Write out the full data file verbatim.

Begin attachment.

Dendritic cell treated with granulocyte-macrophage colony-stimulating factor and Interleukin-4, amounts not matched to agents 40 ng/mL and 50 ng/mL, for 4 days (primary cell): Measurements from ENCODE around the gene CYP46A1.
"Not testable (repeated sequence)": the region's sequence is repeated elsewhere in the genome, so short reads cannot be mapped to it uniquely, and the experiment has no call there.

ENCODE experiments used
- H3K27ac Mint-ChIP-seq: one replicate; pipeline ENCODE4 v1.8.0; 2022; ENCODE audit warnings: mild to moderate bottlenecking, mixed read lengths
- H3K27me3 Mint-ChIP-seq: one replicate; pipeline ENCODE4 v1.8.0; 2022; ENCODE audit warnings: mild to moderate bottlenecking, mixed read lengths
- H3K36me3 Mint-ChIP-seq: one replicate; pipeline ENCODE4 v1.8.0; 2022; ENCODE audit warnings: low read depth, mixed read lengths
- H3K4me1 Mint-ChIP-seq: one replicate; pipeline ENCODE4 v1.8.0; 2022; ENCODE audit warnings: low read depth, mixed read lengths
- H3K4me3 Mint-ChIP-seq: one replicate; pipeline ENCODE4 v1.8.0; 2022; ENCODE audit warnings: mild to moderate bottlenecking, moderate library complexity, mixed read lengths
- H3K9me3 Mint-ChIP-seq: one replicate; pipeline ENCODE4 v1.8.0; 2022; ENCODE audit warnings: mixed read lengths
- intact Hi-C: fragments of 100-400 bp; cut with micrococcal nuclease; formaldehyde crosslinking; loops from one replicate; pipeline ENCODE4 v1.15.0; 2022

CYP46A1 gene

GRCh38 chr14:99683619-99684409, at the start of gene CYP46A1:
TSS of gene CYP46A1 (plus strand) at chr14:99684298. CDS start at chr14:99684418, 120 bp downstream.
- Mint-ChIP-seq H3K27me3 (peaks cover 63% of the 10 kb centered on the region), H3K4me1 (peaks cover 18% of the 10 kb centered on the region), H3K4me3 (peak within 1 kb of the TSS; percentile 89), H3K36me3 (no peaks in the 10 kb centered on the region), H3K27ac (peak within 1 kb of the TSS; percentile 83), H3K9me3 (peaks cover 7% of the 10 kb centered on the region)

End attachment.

Dendritic cell treated with granulocyte-macrophage colony-stimulating factor and Interleukin-4, amounts not matched to agents 40 ng/mL and 50 ng/mL, for 4 days (primary cell): Measurements from ENCODE around the gene CYP46A1.
"Not testable (repeated sequence)": the region's sequence is repeated elsewhere in the genome, so short reads cannot be mapped to it uniquely, and the experiment has no call there.

ENCODE experiments used
- H3K27ac Mint-ChIP-seq: one replicate; pipeline ENCODE4 v1.8.0; 2022; ENCODE audit warnings: mild to moderate bottlenecking, mixed read lengths
- H3K27me3 Mint-ChIP-seq: one replicate; pipeline ENCODE4 v1.8.0; 2022; ENCODE audit warnings: mild to moderate bottlenecking, mixed read lengths
- H3K36me3 Mint-ChIP-seq: one replicate; pipeline ENCODE4 v1.8.0; 2022; ENCODE audit warnings: low read depth, mixed read lengths
- H3K4me1 Mint-ChIP-seq: one replicate; pipeline ENCODE4 v1.8.0; 2022; ENCODE audit warnings: low read depth, mixed read lengths
- H3K4me3 Mint-ChIP-seq: one replicate; pipeline ENCODE4 v1.8.0; 2022; ENCODE audit warnings: mild to moderate bottlenecking, moderate library complexity, mixed read lengths
- H3K9me3 Mint-ChIP-seq: one replicate; pipeline ENCODE4 v1.8.0; 2022; ENCODE audit warnings: mixed read lengths
- intact Hi-C: fragments of 100-400 bp; cut with micrococcal nuclease; formaldehyde crosslinking; loops from one replicate; pipeline ENCODE4 v1.15.0; 2022

CYP46A1 gene

GRCh38 chr14:99683619-99684409, at the start of gene CYP46A1:
TSS of gene CYP46A1 (plus strand) at chr14:99684298. CDS start at chr14:99684418, 120 bp downstream.
- Mint-ChIP-seq H3K27me3 (peaks cover 63% of the 10 kb centered on the region), H3K4me1 (peaks cover 18% of the 10 kb centered on the region), H3K4me3 (peak within 1 kb of the TSS; percentile 89), H3K36me3 (no peaks in the 10 kb centered on the region), H3K27ac (peak within 1 kb of the TSS; percentile 83), H3K9me3 (peaks cover 7% of the 10 kb centered on the region)